27 May 2009

Shonen Knife : Super Group [Album Review]

Shonen Knife is one of those bands people seem to love or hate. An all-girl Japanese group formed in 1981 and influenced heavily by the Ramones, their career has been lengthy and has influenced musicians from Nirvana to Sonic Youth. Sure, the vocals are a bit off-key at times and no, the music isn't hyper-inventive or anything really new. But the girls have a vibe that brings back memories of a simpler time: part '60s, part punk, part Japanese surfer girl.

On their new album, Super Group, all the songs have a similar construct and feel, so it would be pointless writing a track by track dialogue. However, for comparison, if you interbred The Ramones and The Shangri-Las, you'd get this sound. Part wailing banshee-little girl lost-hormonal adolescent boy...that's the vocals in a nutshell for you.

The track 'Muddy Bubbles Hell' has a slightly dark vibe and musically, seems reminiscent of Australian '80s bands like The Stems, who had a penchant for the '60s jangling guitars of bands like The Chocolate Watchband; '60s garage music.

'Deer Biscuits' (yes, lyrically the songs are like something from a bad trip) is a Shonen Knife tribute to country and western. Oh yes, you thought it couldn't get more bizarre; this is only track four, and already my mind is a little messed up. With lyrics like "Deer, deer, deer biscuits, smells like soy bean flour"...can you understand why I'm feeling a little bent?

"Let's have a BBQ party, it's a sunny day, let's have a BBQ party, under cherry trees", followed by something about carrots, marshmallows, and juicy meat, then "Don't worry about your diet". "Butterflys are dancing, little birds are singing...". Look, I've always wanted to be critical about this band because frankly, the singing's terrible in parts and the music's been done before...but I can't. The girls have so much spunk and the songs are so innocently cute and jaunty that I have to love them. Oops! So much for my sordid reputation as an uber critic. So I'd say that means 'BBQ Party' is my favourite track on the album, yes.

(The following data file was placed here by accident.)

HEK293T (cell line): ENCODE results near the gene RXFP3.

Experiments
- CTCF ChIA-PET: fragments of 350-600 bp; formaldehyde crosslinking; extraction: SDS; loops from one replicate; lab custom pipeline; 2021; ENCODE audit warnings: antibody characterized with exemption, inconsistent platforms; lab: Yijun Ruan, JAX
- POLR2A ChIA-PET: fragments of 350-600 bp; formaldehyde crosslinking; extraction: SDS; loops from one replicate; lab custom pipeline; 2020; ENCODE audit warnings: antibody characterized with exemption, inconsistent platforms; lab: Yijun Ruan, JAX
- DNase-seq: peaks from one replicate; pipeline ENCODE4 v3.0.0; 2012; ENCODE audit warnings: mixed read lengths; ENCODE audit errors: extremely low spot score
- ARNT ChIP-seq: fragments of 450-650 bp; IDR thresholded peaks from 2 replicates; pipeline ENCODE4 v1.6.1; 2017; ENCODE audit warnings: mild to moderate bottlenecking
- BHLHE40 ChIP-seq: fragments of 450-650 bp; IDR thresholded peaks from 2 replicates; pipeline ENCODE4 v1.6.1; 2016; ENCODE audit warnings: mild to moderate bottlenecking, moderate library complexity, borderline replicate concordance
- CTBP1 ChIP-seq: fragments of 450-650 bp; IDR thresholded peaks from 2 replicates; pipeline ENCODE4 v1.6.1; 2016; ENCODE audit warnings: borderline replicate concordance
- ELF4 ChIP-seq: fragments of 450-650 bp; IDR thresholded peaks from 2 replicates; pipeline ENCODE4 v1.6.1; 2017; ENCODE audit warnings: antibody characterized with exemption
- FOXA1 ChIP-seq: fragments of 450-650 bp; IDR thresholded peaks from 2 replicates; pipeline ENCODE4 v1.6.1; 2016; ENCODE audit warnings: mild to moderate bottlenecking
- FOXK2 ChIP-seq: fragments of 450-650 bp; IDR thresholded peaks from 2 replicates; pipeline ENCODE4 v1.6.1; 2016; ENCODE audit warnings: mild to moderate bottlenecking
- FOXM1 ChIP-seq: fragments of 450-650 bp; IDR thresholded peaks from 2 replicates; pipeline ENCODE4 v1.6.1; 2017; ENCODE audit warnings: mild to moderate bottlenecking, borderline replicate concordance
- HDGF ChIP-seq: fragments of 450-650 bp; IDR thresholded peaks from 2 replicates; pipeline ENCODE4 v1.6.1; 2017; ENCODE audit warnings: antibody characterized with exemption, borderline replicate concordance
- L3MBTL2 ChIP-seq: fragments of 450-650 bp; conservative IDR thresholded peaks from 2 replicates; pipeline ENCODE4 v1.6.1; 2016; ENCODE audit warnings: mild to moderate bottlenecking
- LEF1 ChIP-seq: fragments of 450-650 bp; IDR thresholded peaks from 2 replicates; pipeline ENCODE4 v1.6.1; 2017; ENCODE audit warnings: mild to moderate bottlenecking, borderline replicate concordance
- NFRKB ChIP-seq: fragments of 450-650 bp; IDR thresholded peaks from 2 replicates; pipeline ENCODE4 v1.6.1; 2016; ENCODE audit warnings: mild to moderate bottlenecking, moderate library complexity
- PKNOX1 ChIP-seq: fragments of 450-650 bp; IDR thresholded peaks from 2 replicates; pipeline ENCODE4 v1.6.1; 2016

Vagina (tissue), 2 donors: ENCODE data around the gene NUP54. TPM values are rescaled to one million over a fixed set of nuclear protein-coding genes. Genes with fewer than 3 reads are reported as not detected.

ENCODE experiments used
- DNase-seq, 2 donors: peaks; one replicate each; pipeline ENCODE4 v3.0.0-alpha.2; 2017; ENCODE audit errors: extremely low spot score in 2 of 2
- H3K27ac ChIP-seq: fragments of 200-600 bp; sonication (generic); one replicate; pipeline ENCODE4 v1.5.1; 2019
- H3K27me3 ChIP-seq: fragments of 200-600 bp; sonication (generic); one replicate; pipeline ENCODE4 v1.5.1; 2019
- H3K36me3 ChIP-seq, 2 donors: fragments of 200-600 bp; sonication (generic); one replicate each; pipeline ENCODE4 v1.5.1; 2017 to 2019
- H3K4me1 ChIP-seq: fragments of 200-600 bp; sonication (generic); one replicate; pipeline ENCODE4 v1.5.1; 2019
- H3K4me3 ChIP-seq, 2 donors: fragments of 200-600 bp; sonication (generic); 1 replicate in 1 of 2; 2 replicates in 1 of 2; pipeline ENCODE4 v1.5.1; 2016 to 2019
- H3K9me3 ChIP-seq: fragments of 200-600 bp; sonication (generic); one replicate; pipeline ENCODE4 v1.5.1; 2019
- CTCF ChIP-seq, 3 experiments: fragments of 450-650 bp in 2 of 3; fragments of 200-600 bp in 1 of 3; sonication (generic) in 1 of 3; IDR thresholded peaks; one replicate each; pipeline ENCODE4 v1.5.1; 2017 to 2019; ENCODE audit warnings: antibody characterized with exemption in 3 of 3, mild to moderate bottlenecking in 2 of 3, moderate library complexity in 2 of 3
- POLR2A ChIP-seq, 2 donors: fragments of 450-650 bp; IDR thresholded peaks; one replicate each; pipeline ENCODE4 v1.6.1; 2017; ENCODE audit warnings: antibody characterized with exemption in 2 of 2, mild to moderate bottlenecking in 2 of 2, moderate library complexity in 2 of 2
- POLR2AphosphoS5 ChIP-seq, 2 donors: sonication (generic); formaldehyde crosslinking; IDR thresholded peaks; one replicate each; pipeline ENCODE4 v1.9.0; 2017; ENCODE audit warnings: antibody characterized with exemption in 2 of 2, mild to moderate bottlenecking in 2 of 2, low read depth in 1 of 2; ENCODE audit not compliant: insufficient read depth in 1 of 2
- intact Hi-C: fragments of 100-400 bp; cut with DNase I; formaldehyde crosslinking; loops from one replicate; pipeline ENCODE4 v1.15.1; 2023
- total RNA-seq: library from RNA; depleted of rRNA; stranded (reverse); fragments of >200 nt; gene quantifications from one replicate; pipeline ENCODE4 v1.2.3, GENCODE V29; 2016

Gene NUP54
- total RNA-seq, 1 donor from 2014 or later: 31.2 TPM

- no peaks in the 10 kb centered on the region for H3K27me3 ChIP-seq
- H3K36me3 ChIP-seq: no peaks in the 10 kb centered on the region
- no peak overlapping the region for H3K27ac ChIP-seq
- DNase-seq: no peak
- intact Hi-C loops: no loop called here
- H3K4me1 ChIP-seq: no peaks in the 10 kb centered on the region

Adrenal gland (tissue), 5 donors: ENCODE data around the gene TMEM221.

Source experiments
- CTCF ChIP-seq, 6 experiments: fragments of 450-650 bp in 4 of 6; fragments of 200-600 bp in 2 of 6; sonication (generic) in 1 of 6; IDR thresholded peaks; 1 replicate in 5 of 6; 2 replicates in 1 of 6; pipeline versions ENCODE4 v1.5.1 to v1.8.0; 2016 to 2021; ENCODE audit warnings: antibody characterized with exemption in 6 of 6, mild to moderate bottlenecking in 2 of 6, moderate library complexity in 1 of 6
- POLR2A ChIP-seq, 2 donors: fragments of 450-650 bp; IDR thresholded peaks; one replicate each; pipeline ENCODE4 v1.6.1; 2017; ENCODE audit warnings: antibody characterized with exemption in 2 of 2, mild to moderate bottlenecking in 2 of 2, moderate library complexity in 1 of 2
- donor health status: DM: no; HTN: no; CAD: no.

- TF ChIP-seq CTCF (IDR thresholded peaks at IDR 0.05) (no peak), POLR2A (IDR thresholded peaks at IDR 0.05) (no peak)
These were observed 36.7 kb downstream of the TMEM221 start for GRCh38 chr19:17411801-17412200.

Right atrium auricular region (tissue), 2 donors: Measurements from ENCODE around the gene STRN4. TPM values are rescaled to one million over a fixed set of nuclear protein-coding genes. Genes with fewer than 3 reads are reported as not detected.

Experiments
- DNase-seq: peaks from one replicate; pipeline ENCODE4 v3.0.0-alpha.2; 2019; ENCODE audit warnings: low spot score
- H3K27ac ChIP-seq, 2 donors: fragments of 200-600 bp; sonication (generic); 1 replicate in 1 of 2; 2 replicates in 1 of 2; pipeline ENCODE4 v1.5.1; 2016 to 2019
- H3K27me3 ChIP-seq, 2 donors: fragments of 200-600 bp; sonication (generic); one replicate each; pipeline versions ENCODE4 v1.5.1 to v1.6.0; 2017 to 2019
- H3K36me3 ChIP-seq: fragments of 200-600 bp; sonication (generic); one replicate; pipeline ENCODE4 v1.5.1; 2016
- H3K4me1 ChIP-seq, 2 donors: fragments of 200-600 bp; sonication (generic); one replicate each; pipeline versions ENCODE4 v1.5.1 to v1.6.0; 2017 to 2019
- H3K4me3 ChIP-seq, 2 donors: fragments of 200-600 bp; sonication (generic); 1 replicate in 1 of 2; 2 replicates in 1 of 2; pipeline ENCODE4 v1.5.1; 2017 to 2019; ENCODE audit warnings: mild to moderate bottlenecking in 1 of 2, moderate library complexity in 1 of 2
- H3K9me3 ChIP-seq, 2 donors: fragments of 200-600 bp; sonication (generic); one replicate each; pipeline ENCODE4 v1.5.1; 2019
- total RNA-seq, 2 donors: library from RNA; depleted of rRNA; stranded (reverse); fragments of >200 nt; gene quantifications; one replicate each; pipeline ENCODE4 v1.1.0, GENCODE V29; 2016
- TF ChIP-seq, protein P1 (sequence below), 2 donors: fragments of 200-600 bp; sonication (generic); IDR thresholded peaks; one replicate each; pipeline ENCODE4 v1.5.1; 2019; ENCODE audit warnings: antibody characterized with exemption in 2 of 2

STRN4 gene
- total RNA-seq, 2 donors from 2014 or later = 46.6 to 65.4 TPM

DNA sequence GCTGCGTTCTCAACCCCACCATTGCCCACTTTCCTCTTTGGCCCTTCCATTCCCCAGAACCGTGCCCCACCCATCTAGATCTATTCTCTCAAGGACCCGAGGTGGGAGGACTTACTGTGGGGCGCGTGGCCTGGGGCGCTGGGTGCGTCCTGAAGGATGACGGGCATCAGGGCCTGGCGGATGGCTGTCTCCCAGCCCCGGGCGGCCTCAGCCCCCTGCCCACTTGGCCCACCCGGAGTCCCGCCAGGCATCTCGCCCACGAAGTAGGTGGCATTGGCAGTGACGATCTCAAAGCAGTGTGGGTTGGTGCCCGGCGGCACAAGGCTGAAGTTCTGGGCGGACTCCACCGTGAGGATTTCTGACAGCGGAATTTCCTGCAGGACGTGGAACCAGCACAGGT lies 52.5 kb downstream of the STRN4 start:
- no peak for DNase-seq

(I don't have a reputation, by the way, for being an uber critic...sadly, I'm not as mean as Lester Bangs used to be, which does sometimes make for more interesting reading, I know. I'm just honest.)

Their cover of Wings' 'Jet' is even endearing; could be the accent...The girls rock out on the guitar solo, and the sound they achieve is that wonderful, dirty, gritty, Detroit grunt a la The Stooges.

Although released in November 2008, for some reason Super Group was only now sent to The Dwarf for review. Better late than never, and if you're a rabid Shonen Knife fan, you probably have the album already. This offering, overall, gives me the impression that three Japanese Sandra Dee's stumbled upon a garage full of guitars and drums and performed the surfer-dude scene of a Gidget film; you know, the scene where all the cool surfer kids are doing the twist in capri pants, tied gingham tops and pigtails? EXACTLY like that.

For a band that has been around now for 28 years, unbelievably Shonen Knife sound current in this era of everything old is new again. And seriously, I can't think of a better compliment for music of the early '80s, that its raw innocence and energy is still relevant. So if you've never heard these girls before, and you like the sound of what you've read, go out and discover them. You'll be the third generation to do so and you won't regret it.

Listen to Shonen Knife on MySpace.

This review was written for The Dwarf.

1 comment:

TWM... said...

I'm no expert on Bangs, but I'm pretty sure his big thing the appreciation of the sound, the purity of the inspiration. As you know, he started out on jazz and moved toward rock (because everything is a gateway drug toward something else!) And like you, he valued concept albums, and albums in their entirety - not just looking at one corner of the painting. (With the exception of a few tracks, one of them and endless decline into darkness by Nico)

He was also, near as I can tell, repulsed by characters - rock stars who'd *become* their act. See: Bowie, Stones, Lou Reed.

Not a fan of Shonen Knife,